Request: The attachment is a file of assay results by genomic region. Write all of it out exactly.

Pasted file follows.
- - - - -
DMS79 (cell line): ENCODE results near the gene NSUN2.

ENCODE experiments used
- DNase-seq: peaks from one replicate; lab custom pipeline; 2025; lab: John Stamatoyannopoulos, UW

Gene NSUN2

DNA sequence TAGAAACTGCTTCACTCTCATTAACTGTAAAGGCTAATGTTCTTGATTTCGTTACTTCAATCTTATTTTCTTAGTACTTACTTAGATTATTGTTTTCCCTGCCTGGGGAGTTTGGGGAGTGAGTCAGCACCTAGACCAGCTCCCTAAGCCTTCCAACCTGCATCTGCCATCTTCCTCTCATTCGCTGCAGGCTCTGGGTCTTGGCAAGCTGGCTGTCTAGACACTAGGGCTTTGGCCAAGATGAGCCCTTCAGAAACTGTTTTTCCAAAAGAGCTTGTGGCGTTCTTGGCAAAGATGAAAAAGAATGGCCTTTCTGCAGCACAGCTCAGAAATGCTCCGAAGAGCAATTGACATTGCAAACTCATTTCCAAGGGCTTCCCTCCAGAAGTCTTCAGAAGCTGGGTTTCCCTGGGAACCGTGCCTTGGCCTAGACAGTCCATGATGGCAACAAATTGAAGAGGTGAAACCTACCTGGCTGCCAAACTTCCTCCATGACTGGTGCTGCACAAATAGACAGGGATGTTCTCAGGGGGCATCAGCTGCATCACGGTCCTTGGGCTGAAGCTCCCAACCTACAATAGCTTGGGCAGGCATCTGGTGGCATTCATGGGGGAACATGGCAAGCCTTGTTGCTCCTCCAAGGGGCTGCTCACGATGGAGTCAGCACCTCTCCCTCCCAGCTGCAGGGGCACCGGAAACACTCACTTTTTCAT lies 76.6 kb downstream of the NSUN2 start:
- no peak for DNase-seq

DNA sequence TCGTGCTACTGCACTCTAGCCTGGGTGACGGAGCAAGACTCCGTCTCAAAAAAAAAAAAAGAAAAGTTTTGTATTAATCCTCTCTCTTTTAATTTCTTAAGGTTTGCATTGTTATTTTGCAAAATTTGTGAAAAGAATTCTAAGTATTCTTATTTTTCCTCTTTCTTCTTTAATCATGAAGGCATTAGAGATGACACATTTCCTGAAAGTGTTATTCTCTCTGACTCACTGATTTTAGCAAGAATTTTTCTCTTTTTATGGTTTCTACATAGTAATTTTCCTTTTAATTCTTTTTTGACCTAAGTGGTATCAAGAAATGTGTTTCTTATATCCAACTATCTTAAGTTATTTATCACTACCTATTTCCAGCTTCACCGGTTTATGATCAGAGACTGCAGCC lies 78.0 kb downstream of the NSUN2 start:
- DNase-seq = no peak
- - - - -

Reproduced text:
DMS79 (cell line): ENCODE results near the gene NSUN2.

ENCODE experiments used
- DNase-seq: peaks from one replicate; lab custom pipeline; 2025; lab: John Stamatoyannopoulos, UW

Gene NSUN2

DNA sequence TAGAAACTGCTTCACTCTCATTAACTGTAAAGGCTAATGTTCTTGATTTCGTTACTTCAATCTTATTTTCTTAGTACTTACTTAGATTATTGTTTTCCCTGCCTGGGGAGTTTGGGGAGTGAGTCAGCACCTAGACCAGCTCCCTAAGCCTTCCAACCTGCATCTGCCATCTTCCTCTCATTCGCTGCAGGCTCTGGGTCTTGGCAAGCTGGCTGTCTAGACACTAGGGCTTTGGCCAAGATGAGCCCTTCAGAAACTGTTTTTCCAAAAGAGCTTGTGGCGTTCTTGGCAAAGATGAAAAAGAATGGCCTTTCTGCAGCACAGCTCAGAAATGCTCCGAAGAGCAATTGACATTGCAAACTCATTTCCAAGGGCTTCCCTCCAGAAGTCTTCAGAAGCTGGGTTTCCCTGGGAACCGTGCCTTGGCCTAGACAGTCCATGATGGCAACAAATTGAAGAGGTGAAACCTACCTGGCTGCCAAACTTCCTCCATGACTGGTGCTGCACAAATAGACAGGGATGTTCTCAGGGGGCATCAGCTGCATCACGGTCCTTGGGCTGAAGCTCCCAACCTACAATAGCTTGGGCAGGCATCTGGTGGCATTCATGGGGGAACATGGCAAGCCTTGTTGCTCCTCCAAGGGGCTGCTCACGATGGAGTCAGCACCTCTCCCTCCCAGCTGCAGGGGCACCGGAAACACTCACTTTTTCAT lies 76.6 kb downstream of the NSUN2 start:
- no peak for DNase-seq

DNA sequence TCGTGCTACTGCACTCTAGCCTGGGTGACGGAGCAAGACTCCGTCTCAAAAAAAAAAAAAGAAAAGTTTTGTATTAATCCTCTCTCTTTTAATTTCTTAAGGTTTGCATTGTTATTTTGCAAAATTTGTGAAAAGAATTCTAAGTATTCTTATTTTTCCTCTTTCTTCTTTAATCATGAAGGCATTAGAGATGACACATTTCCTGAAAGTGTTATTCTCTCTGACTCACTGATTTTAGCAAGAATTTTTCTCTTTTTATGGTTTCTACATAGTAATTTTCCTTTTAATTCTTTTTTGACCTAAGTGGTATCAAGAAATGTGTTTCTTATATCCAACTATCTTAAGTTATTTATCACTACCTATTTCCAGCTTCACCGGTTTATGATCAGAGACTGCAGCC lies 78.0 kb downstream of the NSUN2 start:
- DNase-seq = no peak